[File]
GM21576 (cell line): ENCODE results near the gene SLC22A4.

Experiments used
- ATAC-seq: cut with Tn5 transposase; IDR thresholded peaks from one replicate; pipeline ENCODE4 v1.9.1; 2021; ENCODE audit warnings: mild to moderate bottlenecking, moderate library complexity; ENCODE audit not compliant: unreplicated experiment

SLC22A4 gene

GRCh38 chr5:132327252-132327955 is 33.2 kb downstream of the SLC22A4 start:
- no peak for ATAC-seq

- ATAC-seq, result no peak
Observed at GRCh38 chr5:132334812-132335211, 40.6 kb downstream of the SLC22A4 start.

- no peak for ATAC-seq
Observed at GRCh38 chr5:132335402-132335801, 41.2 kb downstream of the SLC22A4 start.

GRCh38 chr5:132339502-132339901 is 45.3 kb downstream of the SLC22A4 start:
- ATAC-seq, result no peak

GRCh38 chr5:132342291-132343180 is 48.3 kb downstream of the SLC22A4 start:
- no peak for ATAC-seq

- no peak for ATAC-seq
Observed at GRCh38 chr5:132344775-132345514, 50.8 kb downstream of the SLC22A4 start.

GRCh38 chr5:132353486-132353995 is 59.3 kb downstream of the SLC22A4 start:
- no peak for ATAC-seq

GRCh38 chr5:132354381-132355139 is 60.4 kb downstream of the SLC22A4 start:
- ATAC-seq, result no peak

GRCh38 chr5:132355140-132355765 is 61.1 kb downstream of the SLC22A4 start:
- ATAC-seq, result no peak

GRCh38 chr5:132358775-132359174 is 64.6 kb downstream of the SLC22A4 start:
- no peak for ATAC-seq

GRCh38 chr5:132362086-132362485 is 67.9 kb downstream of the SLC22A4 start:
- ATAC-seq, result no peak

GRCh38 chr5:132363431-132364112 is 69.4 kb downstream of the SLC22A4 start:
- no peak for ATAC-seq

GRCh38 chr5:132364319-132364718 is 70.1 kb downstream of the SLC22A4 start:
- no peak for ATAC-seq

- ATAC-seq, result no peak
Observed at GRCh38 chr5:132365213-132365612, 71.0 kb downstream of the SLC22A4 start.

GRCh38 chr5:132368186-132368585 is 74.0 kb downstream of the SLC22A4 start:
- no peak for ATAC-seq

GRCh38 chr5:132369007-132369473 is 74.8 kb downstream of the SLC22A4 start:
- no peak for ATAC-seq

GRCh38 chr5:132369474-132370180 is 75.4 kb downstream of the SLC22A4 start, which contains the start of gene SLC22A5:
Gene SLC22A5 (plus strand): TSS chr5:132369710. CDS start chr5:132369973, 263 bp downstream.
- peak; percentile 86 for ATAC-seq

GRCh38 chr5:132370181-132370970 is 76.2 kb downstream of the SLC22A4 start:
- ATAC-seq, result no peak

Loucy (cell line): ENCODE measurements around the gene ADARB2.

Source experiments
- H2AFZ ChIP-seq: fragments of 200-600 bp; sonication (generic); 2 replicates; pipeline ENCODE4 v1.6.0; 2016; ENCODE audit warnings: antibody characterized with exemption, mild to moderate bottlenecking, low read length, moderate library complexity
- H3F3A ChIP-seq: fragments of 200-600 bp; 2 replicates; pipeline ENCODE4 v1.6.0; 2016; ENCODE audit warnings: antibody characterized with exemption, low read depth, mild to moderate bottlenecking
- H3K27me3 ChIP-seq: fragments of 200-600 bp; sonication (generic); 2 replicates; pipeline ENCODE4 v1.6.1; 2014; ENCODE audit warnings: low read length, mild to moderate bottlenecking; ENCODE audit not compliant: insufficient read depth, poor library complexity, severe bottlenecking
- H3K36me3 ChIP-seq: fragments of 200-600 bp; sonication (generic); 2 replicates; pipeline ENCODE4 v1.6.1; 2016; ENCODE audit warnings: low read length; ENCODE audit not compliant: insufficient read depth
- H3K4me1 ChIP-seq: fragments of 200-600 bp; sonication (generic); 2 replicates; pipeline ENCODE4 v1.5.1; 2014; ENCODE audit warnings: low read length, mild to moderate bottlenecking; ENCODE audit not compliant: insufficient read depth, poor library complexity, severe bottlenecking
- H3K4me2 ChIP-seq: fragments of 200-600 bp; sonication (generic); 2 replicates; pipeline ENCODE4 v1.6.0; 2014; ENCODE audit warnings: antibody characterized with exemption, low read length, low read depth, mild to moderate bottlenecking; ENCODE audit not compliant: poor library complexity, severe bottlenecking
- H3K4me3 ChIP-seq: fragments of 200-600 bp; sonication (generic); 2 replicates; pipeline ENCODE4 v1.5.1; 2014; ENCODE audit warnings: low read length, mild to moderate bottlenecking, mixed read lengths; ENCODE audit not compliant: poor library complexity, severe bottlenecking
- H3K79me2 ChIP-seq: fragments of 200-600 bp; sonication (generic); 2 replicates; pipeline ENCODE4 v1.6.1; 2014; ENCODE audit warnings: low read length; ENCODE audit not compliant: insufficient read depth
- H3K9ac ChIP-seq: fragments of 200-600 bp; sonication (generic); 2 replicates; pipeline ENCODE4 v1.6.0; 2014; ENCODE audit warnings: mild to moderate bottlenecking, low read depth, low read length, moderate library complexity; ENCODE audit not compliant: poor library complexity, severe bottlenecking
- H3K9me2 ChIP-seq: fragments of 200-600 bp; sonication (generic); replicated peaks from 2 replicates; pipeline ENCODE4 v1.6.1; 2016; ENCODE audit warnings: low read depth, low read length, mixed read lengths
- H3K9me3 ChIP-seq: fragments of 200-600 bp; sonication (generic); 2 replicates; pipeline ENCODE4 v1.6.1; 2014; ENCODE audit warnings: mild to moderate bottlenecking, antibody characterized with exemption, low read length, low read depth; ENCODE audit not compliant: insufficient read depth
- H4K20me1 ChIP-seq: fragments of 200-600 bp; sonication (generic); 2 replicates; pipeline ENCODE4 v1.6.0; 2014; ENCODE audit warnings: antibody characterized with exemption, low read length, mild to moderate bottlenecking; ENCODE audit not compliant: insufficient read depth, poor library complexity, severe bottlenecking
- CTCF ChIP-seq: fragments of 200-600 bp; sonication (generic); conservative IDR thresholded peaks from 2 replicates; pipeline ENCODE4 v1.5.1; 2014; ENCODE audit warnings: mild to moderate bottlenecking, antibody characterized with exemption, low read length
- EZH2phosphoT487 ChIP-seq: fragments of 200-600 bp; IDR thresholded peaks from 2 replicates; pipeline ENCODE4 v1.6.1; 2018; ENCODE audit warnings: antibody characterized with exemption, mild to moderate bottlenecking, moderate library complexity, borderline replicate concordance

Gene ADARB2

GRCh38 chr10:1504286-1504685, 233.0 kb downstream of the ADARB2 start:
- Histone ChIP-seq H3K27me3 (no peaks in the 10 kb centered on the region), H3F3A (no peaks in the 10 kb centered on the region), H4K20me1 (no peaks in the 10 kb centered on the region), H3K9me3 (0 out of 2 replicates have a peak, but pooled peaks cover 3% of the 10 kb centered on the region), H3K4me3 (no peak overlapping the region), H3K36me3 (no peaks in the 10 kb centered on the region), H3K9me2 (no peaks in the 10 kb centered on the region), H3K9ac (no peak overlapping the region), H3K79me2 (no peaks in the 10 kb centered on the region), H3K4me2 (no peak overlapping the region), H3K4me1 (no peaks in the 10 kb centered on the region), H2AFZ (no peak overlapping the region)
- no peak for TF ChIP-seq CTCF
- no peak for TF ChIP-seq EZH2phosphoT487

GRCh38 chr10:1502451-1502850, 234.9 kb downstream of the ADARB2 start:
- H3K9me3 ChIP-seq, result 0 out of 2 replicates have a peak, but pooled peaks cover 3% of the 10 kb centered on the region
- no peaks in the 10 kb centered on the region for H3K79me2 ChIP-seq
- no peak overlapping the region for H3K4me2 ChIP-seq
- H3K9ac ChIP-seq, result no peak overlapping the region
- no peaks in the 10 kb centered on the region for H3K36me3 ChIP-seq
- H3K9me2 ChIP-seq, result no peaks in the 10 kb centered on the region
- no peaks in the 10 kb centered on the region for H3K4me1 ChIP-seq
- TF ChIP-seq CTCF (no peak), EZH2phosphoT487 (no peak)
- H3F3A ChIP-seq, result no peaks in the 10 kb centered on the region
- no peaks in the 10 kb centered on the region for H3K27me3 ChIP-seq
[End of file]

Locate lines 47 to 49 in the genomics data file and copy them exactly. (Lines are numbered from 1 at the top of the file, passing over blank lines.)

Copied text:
- H3K36me3 ChIP-seq: fragments of 200-600 bp; sonication (generic); 2 replicates; pipeline ENCODE4 v1.6.1; 2016; ENCODE audit warnings: low read length; ENCODE audit not compliant: insufficient read depth
- H3K4me1 ChIP-seq: fragments of 200-600 bp; sonication (generic); 2 replicates; pipeline ENCODE4 v1.5.1; 2014; ENCODE audit warnings: low read length, mild to moderate bottlenecking; ENCODE audit not compliant: insufficient read depth, poor library complexity, severe bottlenecking
- H3K4me2 ChIP-seq: fragments of 200-600 bp; sonication (generic); 2 replicates; pipeline ENCODE4 v1.6.0; 2014; ENCODE audit warnings: antibody characterized with exemption, low read length, low read depth, mild to moderate bottlenecking; ENCODE audit not compliant: poor library complexity, severe bottlenecking